And we end with a few brief notes about the lives of the Buddhists surveyed. The vast majority of Buddhists (72%) consider themselves quite or very happy, compared to 24% who say they are only somewhat happy and 4% who consider themselves unhappy. And the vast majority (81%) enjoy good levels of health, although nearly 20% are not in good health.
|Current Happiness Level
|Not very happy
|Not happy at all
On a scale of 1 to 10 (from least to most), the average happiness is 7.54, the average life satisfaction is 7.94, and the average enjoyment of life is 7.78. It is, in global terms, a population that considers itself happy, satisfied, and enjoys good health and life.
There are no major differences between the three main traditions. The only minor differences that can be mentioned are that the followers of the Mahāyāna and Vajrayāna traditions have slightly above average levels of happiness, satisfaction, and enjoyment compared to the Theravāda who are slightly below. Women have the highest levels in those three indicators of well-being, and Latin American Buddhists have a somewhat higher level of happiness than Spaniards but a little lower in satisfaction and enjoyment of life.
This sociological exploration offers a first picture of Buddhists in Spanish-speaking countries. And we have seen their characteristics, their vision and relationship with Buddhism, as well as their values, practices and actions shaping their Buddhist path. And to conclude I would like to highlight some interesting aspects of the exploration:
It’s a very homogeneous population. With a high level of similarity between practitioners of the various traditions, and between genders, and between practitioners from Latin America and Spain. In this sense, the existence of an important group of practitioners close and/or sympathizers of more than one tradition, center, and teacher stands out. This shows the permeability of jurisdictional barriers and the reduction of distances between traditions.
The views and practices of the followers of Buddhism in these countries reflect the form it has been taking in the West and as a minority practice. Conversion in countries where they are a minority, at a late age and in full maturity, translates into a high commitment to the practice, a willingness to achieve their goals, and a high identification with Buddhism. The adaptation of old wisdoms to new territories results in the dominant definition of Buddhism among respondents as a spiritual path and philosophy, and in a minority as a religion. In fact, almost all practitioners see themselves as spiritual and largely non-religious people.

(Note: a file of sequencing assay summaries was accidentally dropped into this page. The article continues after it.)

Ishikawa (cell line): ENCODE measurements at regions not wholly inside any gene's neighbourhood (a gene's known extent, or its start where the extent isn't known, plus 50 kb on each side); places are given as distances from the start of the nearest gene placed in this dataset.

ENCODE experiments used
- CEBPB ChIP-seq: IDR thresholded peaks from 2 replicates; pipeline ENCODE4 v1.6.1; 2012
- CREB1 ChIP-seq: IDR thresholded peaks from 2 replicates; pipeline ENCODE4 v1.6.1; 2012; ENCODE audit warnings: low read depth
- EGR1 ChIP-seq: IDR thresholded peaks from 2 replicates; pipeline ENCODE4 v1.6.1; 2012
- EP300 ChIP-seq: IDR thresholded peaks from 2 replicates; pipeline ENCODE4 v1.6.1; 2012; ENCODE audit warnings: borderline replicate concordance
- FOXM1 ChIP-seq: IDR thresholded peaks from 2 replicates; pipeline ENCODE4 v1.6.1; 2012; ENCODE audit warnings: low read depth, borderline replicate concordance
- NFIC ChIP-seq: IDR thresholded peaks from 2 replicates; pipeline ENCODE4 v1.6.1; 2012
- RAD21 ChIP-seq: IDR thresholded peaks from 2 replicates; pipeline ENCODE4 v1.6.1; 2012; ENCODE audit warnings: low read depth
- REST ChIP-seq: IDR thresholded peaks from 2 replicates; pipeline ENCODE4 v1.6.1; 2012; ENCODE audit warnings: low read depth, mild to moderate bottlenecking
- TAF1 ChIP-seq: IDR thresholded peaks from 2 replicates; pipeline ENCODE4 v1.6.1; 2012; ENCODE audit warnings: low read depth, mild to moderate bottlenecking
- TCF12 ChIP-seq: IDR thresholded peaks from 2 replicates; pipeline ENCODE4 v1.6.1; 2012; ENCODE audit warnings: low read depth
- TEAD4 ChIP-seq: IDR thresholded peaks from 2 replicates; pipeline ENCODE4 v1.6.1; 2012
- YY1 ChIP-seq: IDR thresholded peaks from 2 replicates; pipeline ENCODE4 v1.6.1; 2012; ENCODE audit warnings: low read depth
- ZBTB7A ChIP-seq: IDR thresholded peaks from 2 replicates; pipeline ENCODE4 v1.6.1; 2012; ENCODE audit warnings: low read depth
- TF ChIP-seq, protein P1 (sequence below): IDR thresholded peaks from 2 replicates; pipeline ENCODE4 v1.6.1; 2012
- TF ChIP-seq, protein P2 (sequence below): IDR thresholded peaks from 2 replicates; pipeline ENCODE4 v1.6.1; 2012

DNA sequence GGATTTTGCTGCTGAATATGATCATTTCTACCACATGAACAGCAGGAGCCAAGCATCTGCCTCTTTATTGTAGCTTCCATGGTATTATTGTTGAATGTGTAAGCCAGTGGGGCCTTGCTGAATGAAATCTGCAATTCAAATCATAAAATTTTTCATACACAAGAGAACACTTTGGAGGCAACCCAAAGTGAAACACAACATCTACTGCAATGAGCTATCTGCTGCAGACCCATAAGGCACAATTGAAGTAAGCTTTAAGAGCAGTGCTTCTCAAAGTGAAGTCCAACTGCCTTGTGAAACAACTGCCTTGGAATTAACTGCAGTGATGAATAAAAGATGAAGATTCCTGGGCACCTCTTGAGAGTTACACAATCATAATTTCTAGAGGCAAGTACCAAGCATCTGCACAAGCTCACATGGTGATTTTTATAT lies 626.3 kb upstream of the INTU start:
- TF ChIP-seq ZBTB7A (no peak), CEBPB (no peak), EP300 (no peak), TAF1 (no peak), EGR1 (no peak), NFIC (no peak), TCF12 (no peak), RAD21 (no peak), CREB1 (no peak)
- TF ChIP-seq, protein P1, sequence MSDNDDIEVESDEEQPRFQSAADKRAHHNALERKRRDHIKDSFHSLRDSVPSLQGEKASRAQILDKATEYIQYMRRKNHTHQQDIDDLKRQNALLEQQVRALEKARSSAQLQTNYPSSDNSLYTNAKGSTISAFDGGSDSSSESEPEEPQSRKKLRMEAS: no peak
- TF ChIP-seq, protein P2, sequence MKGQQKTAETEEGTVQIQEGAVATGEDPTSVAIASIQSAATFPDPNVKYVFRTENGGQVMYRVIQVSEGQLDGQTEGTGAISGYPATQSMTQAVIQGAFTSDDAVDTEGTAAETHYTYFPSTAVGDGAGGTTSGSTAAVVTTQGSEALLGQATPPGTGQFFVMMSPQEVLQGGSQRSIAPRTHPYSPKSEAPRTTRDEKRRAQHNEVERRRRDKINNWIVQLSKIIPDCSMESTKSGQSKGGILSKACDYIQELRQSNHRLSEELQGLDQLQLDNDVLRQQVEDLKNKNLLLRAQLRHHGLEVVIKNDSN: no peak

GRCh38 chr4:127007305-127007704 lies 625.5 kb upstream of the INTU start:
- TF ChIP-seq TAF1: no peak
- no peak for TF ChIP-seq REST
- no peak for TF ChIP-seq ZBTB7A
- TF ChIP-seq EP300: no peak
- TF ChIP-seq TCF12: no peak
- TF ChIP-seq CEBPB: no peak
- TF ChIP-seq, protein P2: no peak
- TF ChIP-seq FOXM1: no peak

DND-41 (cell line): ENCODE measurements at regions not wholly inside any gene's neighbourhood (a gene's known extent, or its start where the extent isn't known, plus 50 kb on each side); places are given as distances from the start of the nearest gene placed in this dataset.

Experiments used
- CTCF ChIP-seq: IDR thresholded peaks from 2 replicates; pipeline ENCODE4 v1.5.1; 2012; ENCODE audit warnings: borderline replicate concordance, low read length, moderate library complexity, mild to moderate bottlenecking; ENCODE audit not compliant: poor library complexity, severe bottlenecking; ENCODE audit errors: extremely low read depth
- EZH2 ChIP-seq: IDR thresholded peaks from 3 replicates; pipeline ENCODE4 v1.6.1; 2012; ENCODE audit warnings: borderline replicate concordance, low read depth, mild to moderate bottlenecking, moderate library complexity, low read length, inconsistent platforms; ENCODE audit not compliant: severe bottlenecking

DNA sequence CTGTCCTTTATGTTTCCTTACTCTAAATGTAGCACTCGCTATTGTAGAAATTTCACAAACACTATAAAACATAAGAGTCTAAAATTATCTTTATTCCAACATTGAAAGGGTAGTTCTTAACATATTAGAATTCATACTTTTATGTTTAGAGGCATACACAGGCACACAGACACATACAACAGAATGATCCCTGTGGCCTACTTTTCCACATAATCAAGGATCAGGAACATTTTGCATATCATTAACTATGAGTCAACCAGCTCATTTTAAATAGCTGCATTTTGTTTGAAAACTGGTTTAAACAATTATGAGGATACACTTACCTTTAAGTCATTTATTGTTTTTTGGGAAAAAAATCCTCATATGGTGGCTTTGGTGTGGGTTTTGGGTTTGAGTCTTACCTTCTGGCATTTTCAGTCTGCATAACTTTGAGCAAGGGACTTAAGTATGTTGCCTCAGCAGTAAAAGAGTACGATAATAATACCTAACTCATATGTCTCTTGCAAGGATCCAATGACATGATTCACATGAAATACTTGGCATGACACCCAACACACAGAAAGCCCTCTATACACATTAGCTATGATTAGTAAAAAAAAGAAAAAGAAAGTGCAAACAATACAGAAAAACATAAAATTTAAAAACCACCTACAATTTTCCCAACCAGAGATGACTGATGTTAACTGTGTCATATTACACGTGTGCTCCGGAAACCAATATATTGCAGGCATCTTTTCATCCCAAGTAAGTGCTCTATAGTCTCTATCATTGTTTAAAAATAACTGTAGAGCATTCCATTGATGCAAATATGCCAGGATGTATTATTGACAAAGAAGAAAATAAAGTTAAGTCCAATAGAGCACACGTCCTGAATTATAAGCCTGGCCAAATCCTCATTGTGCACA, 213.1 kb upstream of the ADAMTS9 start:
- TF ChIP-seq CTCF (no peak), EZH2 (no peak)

The vision of Buddhism is complex: as a combination of knowledge and practices shaping the spiritual path. The practices and activities are very focused on personal empowerment for the spiritual path. In this framework, Buddhism becomes a vital project, with new goals and paths to achieve them. It has led to major changes in their ways of seeing and living life, and the vast majority have found (a lot or quite a lot) what they were looking for in Buddhism.
At the social level, the great potential of social relations between practitioners of different traditions and centers is remarkable, weaving the Buddhist social space and articulating a broad community. And at the same time, it is important to highlight their social role, in collaboration with social organizations and in actions related to UN’s SDG projects, contributing to better future societies.
And in global terms, it’s a population that considers itself and feels happy, and enjoys life (Table 1).
With my hope that this first image of Buddhist populations in Spanish-speaking countries will help their visibility and identity as a broad and complex community and their social role contributing to better future societies.
For the benefit of all beings!